Squeeze is a 13-foot, 70-pound female African rock python who strikes faster than the blink of an eye and can coil around a deer until it dies of a heart attack. As a mother, she’s just as fierce. In a new hour-long program called Queen of the Pythons, Smithsonian Channel follows Squeeze through the South African savannah on her journey to maternal bliss, which includes the mesmerizing footage below of her laying a colossal clutch of eggs.

Don’t be fooled by the ordinary appearance of the eggs: Each weighs about as much as a billiard ball, and she’s been carting around almost 50 of them for weeks while she searches for the perfect place to lay them. As the video's narrator explains, she finally slithers into a hollow beneath an old silver oak tree, which will not only shelter her family from bad weather, but also keep the eggs’ temperature consistent and conceal them from potential predators like monitor lizards and mongooses.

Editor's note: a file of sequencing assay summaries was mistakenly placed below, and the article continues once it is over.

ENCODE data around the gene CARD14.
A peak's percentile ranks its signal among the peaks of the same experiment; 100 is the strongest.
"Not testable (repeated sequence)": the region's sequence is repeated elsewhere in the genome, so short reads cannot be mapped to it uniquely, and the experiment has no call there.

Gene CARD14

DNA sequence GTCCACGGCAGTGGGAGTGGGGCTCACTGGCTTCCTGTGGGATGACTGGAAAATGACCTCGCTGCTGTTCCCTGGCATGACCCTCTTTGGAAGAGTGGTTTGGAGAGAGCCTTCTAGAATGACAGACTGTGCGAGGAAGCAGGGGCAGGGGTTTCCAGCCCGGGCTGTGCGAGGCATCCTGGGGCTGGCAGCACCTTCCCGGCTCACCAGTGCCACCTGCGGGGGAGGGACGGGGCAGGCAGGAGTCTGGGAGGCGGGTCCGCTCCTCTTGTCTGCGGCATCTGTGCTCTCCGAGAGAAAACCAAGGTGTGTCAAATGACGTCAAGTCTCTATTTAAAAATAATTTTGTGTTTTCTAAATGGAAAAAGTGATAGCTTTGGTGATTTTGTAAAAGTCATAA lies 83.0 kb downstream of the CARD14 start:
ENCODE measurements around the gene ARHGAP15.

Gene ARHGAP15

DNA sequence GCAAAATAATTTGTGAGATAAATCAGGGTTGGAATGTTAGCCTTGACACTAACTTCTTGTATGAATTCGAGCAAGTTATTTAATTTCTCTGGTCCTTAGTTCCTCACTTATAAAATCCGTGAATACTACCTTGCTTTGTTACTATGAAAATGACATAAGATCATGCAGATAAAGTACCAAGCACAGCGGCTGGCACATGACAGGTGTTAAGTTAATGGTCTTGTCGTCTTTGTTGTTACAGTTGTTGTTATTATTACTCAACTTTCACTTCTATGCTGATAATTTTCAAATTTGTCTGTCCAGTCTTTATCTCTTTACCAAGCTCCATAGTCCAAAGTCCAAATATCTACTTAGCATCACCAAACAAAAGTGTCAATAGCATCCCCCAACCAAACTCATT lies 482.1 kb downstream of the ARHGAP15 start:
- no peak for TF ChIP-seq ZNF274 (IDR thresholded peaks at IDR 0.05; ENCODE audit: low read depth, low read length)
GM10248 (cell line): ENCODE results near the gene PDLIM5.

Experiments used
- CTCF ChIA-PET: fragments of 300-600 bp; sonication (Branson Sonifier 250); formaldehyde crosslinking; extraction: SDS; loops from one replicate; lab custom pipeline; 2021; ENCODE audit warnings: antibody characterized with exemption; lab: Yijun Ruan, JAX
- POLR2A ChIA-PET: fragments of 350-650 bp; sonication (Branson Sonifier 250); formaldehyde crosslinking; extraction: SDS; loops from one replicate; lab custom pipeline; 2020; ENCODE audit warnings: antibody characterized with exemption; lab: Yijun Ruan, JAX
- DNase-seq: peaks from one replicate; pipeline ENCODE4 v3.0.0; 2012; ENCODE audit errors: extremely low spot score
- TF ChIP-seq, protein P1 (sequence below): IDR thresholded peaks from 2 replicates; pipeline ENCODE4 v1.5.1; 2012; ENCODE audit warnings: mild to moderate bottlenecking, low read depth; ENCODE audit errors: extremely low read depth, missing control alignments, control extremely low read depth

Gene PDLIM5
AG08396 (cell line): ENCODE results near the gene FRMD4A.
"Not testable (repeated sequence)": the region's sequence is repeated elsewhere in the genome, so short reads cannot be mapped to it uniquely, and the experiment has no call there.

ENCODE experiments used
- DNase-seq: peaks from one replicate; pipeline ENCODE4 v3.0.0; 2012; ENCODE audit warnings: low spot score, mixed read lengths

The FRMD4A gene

As Geek.com reports, Squeeze usually has to contend with interference from nearby humans and the ever-present threat of habitat loss. But everything stops for 90 days while she’s hidden in the hollow, tightly coiled around her unborn offspring; she’ll only leave sparingly for a drink of water or brief soak in the sun, which will help her warm the eggs.

“For an animal capable of such massive displays of power,” the narrator observes, “she can be surprisingly maternal.” And, in fact, she’s one of only a few species of snakes that are maternal at all. Most snakes tend to lay their eggs and leave them to the mercy of Mother Nature.

To find out what happens next, tune in to Queen of the Pythons tonight at 8 p.m. ET on the Smithsonian Channel.